Japanese encephalitis: Definition, symptoms, transmission, and diagnosis

Japanese encephalitis is a mosquito-borne viral infection. It is the leading cause of viral encephalitis in Asia. Humans can get the disease a mosquito that carries the virus bites them.

Japanese encephalitis virus (JEV) cannot transmit from one person to another.

JEV is related to the viruses that cause St. Louis encephalitis and Murray Valley encephalitis, West Nile virus, dengue fever, and yellow fever.

Encephalitis is an inflammation of the brain that can cause fever, headache, confusion, seizures, and, in some cases, death.

Fewer than 1 percent of people infected with the virus develop symptoms.

However, according to the World Health Organization (WHO), it is fatal for 30 percent of those who do develop symptoms.

Researchers estimate the number of fatalities from Japanese encephalitis is to be between 13,600 and 20,400 a year.

What is Japanese encephalitis?

culex mosquito
Culex mosquitos transmit Japanese encephalitis to humans.

Japanese encephalitis is a virus in the flavivirus family. The Culex mosquito passes it on.

The virus can infect horses and pigs, as well as humans. This can lead to encephalitis in horses and miscarriage in pigs.

A host is the source of a virus, and the vector passes it on. Wild birds are likely to be the natural hosts of JEV, and mosquitoes are the vectors. A vector does not cause disease but passes it on.

When mosquitoes infect an animal, the animal might become a carrier of the virus. When other mosquitos feed on these animals that have newly acquired the virus, they take it on board and infect other animals.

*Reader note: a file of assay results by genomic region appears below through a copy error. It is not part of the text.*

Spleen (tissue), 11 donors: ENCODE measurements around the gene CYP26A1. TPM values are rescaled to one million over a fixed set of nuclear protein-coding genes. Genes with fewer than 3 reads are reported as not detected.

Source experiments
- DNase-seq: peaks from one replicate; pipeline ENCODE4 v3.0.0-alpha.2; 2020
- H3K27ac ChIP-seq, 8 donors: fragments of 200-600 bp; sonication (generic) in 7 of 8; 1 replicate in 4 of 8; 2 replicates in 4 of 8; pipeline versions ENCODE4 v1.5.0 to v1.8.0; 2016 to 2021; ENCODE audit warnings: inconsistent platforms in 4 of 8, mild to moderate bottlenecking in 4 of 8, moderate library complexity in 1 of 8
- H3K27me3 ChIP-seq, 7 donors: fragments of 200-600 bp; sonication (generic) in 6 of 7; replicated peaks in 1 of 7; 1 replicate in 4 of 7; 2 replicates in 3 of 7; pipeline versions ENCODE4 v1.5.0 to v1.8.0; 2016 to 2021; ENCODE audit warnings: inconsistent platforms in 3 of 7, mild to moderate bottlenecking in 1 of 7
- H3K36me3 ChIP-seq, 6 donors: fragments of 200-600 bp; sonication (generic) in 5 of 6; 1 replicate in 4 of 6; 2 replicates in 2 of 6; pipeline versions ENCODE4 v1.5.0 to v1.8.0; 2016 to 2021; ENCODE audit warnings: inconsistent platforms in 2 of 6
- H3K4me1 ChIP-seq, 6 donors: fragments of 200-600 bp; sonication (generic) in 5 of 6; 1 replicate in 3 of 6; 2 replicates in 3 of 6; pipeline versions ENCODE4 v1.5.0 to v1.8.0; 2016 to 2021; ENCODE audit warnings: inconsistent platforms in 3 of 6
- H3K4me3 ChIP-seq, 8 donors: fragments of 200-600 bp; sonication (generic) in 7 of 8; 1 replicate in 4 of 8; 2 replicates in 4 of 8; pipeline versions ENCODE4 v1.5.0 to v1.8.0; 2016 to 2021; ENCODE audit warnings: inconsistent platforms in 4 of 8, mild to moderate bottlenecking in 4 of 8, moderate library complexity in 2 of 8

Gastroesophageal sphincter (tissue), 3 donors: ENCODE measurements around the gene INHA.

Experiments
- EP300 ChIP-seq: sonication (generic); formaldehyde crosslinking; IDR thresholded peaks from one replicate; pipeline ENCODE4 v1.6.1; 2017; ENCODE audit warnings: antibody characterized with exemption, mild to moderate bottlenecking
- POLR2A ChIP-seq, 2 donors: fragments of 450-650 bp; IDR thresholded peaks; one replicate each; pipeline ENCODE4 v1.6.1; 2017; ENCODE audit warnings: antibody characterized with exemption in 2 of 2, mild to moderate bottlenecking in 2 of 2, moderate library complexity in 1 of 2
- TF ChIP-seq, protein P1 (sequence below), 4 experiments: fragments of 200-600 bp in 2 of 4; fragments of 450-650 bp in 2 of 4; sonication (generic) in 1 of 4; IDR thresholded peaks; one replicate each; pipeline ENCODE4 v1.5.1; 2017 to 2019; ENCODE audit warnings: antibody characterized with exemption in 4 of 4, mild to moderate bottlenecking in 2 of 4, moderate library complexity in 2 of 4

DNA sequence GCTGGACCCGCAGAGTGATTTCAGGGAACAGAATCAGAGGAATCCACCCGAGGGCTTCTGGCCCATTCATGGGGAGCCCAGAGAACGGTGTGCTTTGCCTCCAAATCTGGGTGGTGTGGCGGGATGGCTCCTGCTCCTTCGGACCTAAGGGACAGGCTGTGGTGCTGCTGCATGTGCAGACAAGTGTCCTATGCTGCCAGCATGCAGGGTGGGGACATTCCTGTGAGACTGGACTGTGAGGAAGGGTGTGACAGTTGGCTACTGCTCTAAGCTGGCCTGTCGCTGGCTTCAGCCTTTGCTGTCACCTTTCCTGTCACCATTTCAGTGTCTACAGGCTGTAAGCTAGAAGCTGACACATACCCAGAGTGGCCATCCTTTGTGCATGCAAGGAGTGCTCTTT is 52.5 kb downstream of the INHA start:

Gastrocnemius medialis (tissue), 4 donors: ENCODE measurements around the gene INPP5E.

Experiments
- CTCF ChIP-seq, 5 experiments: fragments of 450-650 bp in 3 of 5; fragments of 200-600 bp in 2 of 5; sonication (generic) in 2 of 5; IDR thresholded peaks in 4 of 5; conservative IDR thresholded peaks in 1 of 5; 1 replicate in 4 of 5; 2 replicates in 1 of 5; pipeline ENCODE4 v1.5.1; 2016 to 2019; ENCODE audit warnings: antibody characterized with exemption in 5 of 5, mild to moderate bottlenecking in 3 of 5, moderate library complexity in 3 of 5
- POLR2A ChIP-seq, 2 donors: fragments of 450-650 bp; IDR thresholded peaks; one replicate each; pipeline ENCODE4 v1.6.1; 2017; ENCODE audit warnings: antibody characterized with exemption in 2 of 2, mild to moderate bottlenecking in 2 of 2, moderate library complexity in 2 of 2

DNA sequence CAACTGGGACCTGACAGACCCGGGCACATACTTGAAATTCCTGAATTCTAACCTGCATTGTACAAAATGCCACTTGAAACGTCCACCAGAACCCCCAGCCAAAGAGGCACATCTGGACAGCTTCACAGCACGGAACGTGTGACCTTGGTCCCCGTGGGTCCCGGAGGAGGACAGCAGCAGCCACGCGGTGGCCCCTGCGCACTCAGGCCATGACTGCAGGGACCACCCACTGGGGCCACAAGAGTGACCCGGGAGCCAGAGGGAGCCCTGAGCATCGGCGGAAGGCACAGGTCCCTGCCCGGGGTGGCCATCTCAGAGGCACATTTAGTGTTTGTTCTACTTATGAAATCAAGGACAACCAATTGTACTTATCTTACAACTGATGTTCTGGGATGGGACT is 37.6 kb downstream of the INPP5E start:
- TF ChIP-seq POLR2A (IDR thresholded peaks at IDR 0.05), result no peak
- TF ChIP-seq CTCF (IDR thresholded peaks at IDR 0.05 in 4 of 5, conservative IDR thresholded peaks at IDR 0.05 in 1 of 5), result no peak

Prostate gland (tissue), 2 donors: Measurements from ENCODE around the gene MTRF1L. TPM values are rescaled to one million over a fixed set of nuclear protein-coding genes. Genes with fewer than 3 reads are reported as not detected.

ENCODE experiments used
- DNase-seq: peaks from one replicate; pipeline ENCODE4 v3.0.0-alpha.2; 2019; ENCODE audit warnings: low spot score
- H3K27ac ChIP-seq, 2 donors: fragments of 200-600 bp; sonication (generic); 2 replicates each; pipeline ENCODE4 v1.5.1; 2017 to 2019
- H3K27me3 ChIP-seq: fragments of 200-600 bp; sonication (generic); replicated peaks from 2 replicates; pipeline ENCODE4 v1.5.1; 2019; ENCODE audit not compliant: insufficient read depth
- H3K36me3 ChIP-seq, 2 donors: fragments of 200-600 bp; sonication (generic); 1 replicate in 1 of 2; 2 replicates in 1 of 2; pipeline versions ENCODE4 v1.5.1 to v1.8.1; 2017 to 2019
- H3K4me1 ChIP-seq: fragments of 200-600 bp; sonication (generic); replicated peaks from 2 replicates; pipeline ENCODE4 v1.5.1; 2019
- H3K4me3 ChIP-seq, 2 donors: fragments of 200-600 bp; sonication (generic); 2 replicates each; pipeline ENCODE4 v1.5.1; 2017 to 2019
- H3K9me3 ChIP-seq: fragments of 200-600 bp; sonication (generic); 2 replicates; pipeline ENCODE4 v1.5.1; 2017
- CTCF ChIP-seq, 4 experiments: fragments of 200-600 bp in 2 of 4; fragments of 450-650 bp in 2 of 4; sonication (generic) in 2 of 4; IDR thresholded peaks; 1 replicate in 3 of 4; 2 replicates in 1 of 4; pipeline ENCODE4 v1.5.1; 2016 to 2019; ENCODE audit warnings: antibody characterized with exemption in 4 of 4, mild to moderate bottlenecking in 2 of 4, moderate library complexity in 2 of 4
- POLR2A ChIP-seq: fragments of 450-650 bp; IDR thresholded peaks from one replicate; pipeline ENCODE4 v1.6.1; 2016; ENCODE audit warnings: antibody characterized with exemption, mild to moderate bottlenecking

People are at the highest risk in rural areas where the virus is common. Japanese encephalitis is common around towns and cities.

It is more likely to affect children because adults in areas where the virus is endemic generally become immune as they get older.

Where is it most common?

Japanese encephalitis is most common throughout Southeast Asia.

China, Korea, Japan, Taiwan, and Thailand have had outbreaks in the past, but they have mainly controlled the disease through vaccination. Vietnam, Cambodia, Myanmar, India, Nepal, and Malaysia still experience occasional epidemics.

There have been cases in northern Australia, but health authorities in mainland Australia consider the disease to be low-risk.

The United States has seen a few reports of Japanese encephalitis in people who have traveled to places in which the disease is active.

Overall, the chance of catching Japanese encephalitis while traveling in Asia is extremely low. However, it depends on the season, the travel destination, the duration of stay, and which activities a traveler in Asia would be doing.

The risk is highest during the transmission season, but this varies from place to place in the following ways:

In temperate regions, transmission is highest during the summer and early fall, between roughly May and September.

In subtropical and tropical areas, the season depends on the rainfall and patterns of bird migrations.

In some tropical areas, transmission might occur at any time of the year, depending partly on agricultural practices.

It is more common in areas where people grow rice.

Japanese encephalitis fever
Japanese encephalitis can lead to a high fever.

A person with Japanese encephalitis will probably have no symptoms at all, but if there are symptoms, they will appear 5 to 15 days after being infected.

A person with mild Japanese encephalitis might only develop a fever and a headache, but in more severe cases, more serious symptoms can develop quickly.

Possible symptoms include:

a headache

high fever

tremors

nausea

vomiting

stiff neck

spastic paralysis

A person might also undergo changes to brain function, including:

stupor

disorientation

coma

convulsions in children

The testicles can also swell.

The brain symptoms of Japanese encephalitis can cause lifelong complications, such as deafness, uncontrollable emotions, and weakness on one side of the body.

The chance of surviving the disease varies, but children face the highest risk of fatal consequences.

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